The world of marketing is filled with a lot of jargon. A lot of acronyms. A lot of buzzy words that don’t necessarily mean anything. It’s easy to get lost in this sea of jibberish and lose track of what everyone is talking about. However, some words are more important, and in my opinion there is one word that encapsulates the new reality for marketers as we’re on the verge of 2014: Pivot.

Pivot is defined in Webster’s Dictionary as “the action of turning around a point.” Think of a pole in the ground; you’re charging hard in one direction, put out your hand to grab the pole and then swing around the pole to propel yourself in a new direction. In business terms, the point around which a turn is made is typically an event; something happens, and rather than crash into a wall that has suddenly emerged the business pivots in a new direction, using the event to generate momentum in a new direction. Pivot has been defined for business as a “change in strategy without a change in vision.”

Marketers in 2014 will have to have more agility than ever before. You’ll have to keep your ear to the ground and your finger in the wind to be able to cut on a dime and move in a new direction. Think of the changes Google has made to its algorithms. Think of the decline of legacy media. Think of the social media networks that pop up like weeds.

Consider that Facebook and Twitter and LinkedIn are cooking up new ideas you don’t know about yet. Bet the house – there will be change in 2014.

We’re already seeing pivots occur across numerous marketing disciplines.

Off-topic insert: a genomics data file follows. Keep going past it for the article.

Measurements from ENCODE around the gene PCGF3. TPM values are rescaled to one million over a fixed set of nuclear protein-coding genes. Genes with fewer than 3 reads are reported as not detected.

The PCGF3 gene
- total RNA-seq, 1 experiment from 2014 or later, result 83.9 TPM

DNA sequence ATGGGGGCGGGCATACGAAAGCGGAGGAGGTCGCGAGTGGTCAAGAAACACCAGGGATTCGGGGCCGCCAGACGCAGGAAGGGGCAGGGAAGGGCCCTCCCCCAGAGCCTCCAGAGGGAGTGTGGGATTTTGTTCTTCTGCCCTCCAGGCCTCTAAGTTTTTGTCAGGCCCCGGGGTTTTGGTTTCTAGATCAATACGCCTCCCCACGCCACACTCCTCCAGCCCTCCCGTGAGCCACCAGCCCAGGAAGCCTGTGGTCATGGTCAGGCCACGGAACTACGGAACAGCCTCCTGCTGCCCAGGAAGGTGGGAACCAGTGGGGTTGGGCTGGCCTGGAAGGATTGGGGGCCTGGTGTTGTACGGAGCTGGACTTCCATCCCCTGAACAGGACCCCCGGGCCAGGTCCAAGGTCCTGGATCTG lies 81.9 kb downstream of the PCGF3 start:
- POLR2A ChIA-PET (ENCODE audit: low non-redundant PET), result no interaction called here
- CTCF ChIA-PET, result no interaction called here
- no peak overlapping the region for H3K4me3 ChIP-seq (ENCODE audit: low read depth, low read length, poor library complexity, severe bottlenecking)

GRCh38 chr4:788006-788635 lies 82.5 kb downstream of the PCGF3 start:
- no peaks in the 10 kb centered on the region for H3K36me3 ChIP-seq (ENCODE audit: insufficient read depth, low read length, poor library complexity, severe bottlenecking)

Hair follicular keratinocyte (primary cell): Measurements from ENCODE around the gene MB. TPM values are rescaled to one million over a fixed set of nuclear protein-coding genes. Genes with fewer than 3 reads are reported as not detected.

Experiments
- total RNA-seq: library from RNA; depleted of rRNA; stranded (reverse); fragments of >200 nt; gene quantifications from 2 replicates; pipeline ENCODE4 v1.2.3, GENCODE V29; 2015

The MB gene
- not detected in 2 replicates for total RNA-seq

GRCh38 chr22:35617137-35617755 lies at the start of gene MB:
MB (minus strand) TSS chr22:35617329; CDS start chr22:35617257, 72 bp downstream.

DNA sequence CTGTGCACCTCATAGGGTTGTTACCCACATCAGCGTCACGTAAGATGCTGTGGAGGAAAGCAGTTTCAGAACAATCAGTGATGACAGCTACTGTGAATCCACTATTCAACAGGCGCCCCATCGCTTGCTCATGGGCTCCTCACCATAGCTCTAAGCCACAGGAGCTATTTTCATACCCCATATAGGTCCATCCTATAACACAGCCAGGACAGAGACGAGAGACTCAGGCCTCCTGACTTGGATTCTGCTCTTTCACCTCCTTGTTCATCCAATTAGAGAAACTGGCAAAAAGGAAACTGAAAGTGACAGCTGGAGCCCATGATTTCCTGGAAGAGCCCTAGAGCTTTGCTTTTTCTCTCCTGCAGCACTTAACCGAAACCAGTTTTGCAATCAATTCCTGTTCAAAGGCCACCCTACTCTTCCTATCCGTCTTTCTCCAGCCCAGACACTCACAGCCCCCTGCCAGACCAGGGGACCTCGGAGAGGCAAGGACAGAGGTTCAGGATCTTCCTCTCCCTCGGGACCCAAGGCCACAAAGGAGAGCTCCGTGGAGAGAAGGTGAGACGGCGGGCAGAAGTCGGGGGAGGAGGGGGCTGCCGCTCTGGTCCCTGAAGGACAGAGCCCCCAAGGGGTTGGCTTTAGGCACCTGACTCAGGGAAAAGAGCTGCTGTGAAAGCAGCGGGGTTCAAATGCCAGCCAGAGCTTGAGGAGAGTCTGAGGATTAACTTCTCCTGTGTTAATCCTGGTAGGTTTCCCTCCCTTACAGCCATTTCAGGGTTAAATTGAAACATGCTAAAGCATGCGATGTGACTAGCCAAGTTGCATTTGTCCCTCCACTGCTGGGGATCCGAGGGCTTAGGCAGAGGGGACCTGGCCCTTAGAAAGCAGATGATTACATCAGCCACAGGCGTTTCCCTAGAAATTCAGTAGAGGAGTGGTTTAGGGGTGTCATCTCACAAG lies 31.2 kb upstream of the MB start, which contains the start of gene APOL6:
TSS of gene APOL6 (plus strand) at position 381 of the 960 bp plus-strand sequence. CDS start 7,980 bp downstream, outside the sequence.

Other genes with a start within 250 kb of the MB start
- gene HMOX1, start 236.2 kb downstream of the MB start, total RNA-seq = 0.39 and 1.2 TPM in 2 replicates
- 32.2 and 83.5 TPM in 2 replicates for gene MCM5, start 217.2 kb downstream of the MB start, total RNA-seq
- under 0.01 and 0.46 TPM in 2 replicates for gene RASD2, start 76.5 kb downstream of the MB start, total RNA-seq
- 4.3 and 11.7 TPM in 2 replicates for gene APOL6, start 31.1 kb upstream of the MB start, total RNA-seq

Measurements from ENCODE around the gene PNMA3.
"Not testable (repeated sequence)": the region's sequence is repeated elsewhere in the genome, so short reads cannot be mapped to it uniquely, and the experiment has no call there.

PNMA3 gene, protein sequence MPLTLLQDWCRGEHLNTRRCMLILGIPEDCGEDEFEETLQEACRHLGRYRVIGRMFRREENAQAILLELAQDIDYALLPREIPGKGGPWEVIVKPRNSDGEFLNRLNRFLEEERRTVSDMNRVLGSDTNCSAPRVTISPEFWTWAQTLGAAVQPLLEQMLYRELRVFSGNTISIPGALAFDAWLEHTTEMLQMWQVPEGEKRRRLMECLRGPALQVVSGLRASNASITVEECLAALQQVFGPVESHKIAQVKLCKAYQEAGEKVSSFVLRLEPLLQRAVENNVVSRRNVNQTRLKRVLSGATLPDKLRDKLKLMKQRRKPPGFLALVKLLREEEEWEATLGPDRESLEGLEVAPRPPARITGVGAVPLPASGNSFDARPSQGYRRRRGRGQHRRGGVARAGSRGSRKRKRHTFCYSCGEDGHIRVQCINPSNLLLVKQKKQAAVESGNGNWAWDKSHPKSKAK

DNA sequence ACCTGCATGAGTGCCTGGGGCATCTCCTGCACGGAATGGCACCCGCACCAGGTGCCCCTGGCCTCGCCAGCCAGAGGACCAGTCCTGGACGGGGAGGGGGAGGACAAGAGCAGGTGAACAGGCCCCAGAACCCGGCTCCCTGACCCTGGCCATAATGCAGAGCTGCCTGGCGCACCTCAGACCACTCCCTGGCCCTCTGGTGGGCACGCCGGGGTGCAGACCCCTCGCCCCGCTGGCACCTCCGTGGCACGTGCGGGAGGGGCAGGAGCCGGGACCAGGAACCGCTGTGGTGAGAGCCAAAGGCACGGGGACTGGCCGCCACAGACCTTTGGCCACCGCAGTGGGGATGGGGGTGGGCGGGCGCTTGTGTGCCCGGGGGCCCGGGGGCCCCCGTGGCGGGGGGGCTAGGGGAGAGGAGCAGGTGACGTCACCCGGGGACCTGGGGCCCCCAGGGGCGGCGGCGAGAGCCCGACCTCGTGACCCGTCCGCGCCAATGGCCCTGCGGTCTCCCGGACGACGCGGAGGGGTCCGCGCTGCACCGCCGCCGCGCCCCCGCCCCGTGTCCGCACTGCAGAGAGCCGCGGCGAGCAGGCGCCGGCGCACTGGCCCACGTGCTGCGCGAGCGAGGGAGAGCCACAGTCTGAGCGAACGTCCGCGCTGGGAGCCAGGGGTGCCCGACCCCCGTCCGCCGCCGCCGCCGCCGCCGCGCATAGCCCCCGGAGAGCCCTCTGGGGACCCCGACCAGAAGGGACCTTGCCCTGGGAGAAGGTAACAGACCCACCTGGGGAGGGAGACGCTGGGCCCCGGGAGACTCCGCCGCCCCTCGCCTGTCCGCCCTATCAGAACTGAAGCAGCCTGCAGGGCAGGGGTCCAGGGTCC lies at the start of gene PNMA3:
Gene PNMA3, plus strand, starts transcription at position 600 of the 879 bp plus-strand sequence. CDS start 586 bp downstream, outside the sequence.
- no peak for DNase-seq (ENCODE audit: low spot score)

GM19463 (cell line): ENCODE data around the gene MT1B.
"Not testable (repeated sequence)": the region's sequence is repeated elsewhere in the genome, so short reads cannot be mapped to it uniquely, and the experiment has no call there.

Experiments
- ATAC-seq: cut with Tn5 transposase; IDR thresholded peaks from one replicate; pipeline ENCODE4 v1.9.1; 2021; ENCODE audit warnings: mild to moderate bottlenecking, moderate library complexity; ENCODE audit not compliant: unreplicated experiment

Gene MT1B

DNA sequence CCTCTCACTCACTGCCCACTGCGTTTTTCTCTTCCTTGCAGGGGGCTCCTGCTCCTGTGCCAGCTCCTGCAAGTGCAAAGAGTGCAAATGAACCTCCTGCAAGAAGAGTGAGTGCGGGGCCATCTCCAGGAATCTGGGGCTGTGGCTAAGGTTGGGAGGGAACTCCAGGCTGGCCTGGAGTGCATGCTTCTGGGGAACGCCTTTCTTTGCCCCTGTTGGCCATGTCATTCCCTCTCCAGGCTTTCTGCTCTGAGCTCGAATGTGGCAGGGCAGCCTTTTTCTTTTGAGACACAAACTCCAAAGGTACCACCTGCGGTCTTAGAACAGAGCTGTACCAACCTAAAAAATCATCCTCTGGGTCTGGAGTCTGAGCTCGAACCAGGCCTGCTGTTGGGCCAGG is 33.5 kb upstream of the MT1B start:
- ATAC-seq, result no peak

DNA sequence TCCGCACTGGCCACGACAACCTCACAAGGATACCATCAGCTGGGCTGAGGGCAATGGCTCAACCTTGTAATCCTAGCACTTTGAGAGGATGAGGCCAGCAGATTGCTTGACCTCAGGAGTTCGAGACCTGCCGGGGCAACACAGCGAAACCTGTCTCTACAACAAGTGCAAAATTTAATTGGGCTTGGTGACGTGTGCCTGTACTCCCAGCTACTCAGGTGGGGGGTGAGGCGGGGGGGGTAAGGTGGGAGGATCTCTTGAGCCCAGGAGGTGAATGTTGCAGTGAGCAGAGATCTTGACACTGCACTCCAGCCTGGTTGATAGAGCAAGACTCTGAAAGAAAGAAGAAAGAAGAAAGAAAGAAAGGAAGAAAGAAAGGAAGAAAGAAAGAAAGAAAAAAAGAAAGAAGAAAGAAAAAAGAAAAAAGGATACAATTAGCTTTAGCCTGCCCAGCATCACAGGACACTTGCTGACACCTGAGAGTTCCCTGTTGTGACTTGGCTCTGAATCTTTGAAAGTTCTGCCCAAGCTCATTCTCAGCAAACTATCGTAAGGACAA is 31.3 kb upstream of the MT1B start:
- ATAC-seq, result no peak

If you’re an SEO firm or professional, your world changed a lot the last 12 months. Smart search pros are pivoting their businesses away from linkbuilding and enhancing their offerings with services such as content creation, analytics, or even something Website Magazine dubbed DPR, which is Digital Public Relations, i.e. the exact kind of bylined article placement PR firms have been doing for decades (remember what I  said above about jargon and acronyms?).

If you work in public relations, you’re pivoting away from media relations because the media is losing its juice and clients want something new.

If you work in digital advertising, dear God, I hope you’re pivoting away from banner and pop-up ads.

If you’re a CMO, you’re setting your strategy for the year ahead, but you surely know that you need to be ready to dump your plan midway through the year to address whatever shift is surely coming down the pike.

As Jim Collins wrote in Good to Great, “Plans are useless but planning is priceless.”

And as Jason Fried and David Heinemeier Hansson wrote in Rework, “planning is guessing.”

Planning is still something you have to do… just don’t fall in love with it. Know that it is temporary. You need to be ready to jump to a new strategy or tactic. The key is to be able to do it at the right moment. You don’t want to go chasing every new thing that comes along. That makes intellectual agility critical – to succeed you need to be able to change direction when your context changes, and that means be willing to leave behind the old plan. That can be the hardest part of a strategy switch – leaving behind old tactics.

However, it might just be the most important job requirement in marketing today. You’re going to need to pivot your strategy at some time in 2014. Will you be able to?